Nonprofits and the word “brand”

brand-on-the-boardItchy. Twitching. More than slightly uneasy.

That seems to be how leaders and their teams at some nonprofits still react to the word “brand.” Reacting to the questions “are we really aligned internally and externally?” or  “what do our members think about our brand?”

For some, the default is to think about logos and taglines. These are important expressions of your brand, but do not a brand make. A brand is what the world sees when it looks at, interacts with, touches your organization; its value is often expressed in words of the heart rather than of the head. “They’re smart and I trust them as a leader on the environment” rather than “they produce lots of in-depth reports on land use.”

Thirty years ago, a nonprofit might not have had to answer these questions. Today, managing your brand is not optional. There is just too much. Too much information, too many channels, too many microphones, too many visuals and messages and stories.

So your questions should run deeper than the logo: What position do we hold in the marketplace of ideas? Can we name our core beliefs about what we do? When we are not in the room, what do people say about us? What is our unique role in the world?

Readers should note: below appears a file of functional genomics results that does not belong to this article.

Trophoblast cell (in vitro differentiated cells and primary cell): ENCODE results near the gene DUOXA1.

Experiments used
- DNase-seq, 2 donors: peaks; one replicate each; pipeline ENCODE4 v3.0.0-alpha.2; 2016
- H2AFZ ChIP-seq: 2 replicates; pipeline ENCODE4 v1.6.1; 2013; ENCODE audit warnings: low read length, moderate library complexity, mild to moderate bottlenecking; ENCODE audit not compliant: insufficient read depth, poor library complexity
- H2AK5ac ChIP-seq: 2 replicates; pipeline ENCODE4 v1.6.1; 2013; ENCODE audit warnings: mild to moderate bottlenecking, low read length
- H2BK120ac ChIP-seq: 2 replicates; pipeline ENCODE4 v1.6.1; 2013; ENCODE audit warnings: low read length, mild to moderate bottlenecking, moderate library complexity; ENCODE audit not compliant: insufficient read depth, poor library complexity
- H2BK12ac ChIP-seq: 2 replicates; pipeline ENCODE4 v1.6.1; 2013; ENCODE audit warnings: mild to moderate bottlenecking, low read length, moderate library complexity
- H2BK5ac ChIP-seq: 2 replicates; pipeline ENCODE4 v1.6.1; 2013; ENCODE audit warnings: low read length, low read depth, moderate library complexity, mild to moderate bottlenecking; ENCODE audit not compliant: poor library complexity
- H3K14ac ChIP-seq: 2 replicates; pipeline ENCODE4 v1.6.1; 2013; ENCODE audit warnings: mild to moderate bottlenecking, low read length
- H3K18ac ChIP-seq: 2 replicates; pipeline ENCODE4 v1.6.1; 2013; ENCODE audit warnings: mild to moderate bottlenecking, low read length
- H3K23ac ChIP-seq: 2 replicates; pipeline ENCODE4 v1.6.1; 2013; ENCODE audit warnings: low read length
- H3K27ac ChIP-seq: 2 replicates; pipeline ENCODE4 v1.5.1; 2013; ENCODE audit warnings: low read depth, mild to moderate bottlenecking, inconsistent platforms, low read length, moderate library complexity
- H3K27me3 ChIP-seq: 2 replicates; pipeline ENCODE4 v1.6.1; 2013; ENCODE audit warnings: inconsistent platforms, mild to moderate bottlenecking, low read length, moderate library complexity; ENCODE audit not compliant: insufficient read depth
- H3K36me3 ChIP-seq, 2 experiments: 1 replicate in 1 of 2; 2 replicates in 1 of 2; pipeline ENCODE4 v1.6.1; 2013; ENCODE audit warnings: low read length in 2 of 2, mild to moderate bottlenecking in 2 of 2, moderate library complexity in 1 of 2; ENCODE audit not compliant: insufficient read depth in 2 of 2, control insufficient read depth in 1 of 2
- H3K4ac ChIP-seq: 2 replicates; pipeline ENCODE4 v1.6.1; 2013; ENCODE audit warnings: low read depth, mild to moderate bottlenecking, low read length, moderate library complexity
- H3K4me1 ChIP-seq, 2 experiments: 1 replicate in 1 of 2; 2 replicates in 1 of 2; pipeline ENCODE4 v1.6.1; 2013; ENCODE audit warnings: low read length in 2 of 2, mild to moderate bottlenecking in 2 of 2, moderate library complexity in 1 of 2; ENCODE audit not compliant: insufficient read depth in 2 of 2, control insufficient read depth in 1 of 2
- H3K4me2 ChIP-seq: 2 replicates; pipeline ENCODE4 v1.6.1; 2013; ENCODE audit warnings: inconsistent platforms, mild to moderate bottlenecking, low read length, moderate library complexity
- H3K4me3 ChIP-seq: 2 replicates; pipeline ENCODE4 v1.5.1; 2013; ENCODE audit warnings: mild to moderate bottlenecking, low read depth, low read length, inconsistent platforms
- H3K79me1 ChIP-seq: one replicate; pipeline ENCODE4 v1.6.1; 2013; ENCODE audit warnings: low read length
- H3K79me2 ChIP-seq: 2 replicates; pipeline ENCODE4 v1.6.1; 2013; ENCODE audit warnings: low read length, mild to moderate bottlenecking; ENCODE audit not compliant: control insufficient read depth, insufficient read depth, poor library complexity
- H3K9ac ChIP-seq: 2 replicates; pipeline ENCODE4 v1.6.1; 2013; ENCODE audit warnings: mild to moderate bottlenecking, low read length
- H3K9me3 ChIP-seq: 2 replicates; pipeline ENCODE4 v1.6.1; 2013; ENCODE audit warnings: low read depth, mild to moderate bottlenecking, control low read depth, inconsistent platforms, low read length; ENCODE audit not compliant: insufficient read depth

Just recently someone from the three-year-old organization with which we were meeting asked one of the best organizational positioning questions I’ve heard: “We are seen as conveners right now, which is the right current positioning. At some point, we’ll probably want to shift to being seen as experts as our field matures. How can we do that strategically?”

This is an organization that is thinking through the lens of their audience — the people who can move the needle on their subject — and understanding how those audiences think about issues. And if they keep asking good questions like that, it’s an organization that will end up with a solid strategy for focus, growth and impact.

What’s the takeaway from this? Simple: The next time you think about organizational planning — at almost any level — make sure there is a question in there about how the plan you are undertaking fits with your brand. And if you can’t figure out what your brand is, keep bouncing the question up higher and higher until you get to a place where someone can tackle that larger question: “What is our organizational brand?”

And here’s hoping they can do so without twitching.